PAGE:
Buskin & Batteau  

Joyous Reprise

by Richard Cuccaro

I love those videos in which a sky full of clouds above a picturesque landscape is shown in fast-forward. The clouds rush overhead and the light changes. Something about it pushes my nose up to the window of life. The beauty of nature and the earth. The passage of time. I'm reminded to appreciate every moment, despite disappointments and frustrations.

I get that same feeling listening to Buskin and Batteau sing the title track of their 2009 release, Red Shoes and Golden Hearts. The aching refrain exhorts us to consider the golden ones around us who embrace life and “put on the red shoes and dance…”

There are many such moments in their repertoire. The entwining of David's keyboard and Robin's electric violin; their vocal harmonies; their duo guitar work; backed up on most occasions by Marshall Rosenberg's exquisite percussion. Interludes of jaw-dropping beauty collide with hilarity. Their appreciation of life includes sarcastic observation as well as profound insight.

David and Robin have conducted the introductions: “Exceptional intelligence… meet classical training. Classical training… meet rock 'n roll. Rock 'n roll… meet folk music. Now everybody get together and play nice.” And they do.

David and Robin were part of a Sunday evening group concert in Connecticut in mid-September  They would be at rehearsals during the afternoon, but would talk during “down time.” We set up a phone interview to find out what their life paths would reveal… Succinctly, it's been one hell of a ride. See details below:

The Buskin beginnning

David Buskin began taking piano lessons at around 5 or 6 years old. He liked his teacher and didn't mind the lessons, except for one thing. The music studio had a common wall with the back of a school playground. Taking lessons while kids outside were playing ball left him "really torn,” he says. Since the lesson was only one day a week, that made it OK . What kept him going was that he discovered that he could play songs from the radio, an activity the teacher “highly disapproved of.” “She called it ‘junk,’” he recalls, “but I didn't care. Once I learned, at 7 or 8 years old, that I could  figure out the chords of the songs, then I was hooked. I wasn't getting a lot of it right, but it was good enough for me.” I told him that I wished that I could’ve done that, and he immediately tried to assure me that I still could. “You can take it as far as you're capable of, if you're willing to spend the time. The nice part of it is, he continued, “is that any time you learn anything new it gives you that same kick. If you learn to do one thing that you couldn't do yesterday, it feels great.”

“I was in all kinds of glee clubs and stuff, but what really started me rolling was this friend of mine, Doug Grossman, wanted to start a band.  So we started a rock 'n roll band, and boy, was that fun.” He was around 15 years old. It had one drawback. “Like a lot of other musicians, I never really learned to dance until I was much older, because I was always playing in the band.” He really loved playing rock 'n roll. “It was such great music. Chuck Berry, Ray Charles, Buddy Holly, the Everly Brothers, Doo Wop stuff. I went to the Murray the K Rock 'n Roll shows at the old Brooklyn Paramount. That's when I learned that many of the same girl singers were in more than one of the famous groups -- The Bluebelles and the Crystals…” I mentioned how one of the groups -- Danny and the Juniors (“At the Hop”) did such simplistic stuff that they must've bored the audience to tears. “What did they do for a whole set?” I wondered aloud. He responded, “They probably did 14 versions of the same song with the same chords and the same rhythm and different words.” Backpedalling, I said, “It probably didn't matter back then.” David agreed, saying, “It was just the idea and the pompadours.”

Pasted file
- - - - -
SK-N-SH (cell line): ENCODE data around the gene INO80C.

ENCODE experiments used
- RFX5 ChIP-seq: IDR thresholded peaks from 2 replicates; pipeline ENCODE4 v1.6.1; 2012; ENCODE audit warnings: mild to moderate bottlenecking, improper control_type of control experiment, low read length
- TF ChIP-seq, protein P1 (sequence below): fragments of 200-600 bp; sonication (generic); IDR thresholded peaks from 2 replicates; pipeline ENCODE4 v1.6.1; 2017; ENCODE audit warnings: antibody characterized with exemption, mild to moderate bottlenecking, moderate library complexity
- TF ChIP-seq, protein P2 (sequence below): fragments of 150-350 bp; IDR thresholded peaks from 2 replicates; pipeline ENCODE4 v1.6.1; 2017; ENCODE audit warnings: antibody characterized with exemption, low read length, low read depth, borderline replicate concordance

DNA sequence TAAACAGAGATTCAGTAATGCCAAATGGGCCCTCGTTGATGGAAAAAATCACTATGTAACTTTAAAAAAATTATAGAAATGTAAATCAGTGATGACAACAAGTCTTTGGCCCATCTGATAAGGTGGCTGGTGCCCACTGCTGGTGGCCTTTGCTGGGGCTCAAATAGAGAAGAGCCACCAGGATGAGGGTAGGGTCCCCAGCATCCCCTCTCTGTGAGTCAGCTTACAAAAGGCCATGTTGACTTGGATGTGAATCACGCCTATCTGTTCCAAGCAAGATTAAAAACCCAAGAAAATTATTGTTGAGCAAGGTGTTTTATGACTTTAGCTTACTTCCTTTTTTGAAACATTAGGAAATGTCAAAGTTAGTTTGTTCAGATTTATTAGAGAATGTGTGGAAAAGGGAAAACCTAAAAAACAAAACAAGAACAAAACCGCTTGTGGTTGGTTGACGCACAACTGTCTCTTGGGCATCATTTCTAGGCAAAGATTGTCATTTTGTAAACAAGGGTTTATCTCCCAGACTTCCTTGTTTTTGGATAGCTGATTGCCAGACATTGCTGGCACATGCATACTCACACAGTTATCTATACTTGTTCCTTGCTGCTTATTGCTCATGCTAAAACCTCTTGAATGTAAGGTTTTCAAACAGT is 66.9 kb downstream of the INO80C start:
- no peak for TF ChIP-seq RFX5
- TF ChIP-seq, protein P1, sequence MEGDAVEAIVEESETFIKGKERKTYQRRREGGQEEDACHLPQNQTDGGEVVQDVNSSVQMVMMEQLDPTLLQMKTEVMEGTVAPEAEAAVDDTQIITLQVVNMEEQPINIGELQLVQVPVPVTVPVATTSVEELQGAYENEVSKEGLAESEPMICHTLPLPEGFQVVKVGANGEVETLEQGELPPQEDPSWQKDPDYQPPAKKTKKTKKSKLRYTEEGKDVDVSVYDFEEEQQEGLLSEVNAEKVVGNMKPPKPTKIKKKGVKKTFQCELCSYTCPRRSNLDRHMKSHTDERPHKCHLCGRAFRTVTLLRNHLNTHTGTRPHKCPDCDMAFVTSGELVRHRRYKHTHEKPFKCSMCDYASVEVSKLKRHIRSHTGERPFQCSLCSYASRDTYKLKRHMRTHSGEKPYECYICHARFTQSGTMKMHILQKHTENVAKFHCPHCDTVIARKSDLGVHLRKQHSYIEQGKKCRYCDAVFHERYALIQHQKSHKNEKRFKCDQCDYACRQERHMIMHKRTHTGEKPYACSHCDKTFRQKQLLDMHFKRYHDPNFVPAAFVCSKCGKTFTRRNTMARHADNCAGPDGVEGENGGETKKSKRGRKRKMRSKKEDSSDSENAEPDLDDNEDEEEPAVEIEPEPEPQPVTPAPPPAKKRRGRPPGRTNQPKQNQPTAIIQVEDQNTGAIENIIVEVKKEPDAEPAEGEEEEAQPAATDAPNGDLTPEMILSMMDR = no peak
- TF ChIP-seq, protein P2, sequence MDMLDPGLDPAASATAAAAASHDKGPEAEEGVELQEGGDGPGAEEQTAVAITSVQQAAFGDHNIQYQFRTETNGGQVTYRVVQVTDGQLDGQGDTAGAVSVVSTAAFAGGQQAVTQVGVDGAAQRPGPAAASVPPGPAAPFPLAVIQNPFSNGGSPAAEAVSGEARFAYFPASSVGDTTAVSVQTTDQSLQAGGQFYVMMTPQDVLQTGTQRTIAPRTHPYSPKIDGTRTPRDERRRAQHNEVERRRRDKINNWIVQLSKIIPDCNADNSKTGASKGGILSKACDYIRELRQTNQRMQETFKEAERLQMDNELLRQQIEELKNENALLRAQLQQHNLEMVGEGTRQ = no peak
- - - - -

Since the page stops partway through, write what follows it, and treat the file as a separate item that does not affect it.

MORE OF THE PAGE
Then There was Jazz

Recalling more influences, he said, “A lot of influences converged at the same time. I discovered jazz. An older friend who was a jazz nut took me to see everybody. I saw all the luminaries of that period, including Billie Holiday.” At the same time, the Long Player format or “LP” with a full “album” of songs took prominence over the smaller 45rpm singles everybody used to collect in the 50's. “The LP was marketed by Columbia. I joined the Columbia Record Club and heard a lot of great music that way.”

Females and the Folk Nanosecond

And then I got into folk music in high school, basically because a lot of girls were into it. I noticed that if I bought a turtleneck and and learned how to play the guitar and went down to Greenwich Village on the weekends, there would be a lot of young women down there.       

From April 1963 to September 1964, a network TV show called Hootenanny featured pop-oriented folk music. David characterizes it as “the nanosecond in recorded time that folk music was a viably commercial enterprise.” The show used college students for its studio audiences. They were allowed to sit through afternoon rehearsals as well as the shows. After high school, David attended Brown University, and while there, he was in one of those of student audiences. The acts for that show included, The Clancy Brothers, Judy Collins (looked like she was about 20), Ian and Sylvia, Theodore Bikel, Erik Darling & The Rooftop Singers and Allen & Grier (John Grier “Jake” Holmes). “By the end of the night,” he said, “I thought to myself 'that's what I want to do.'” [David and Jake Holmes would later collaborate as commercial jingle writers and have at present written a musical play together.]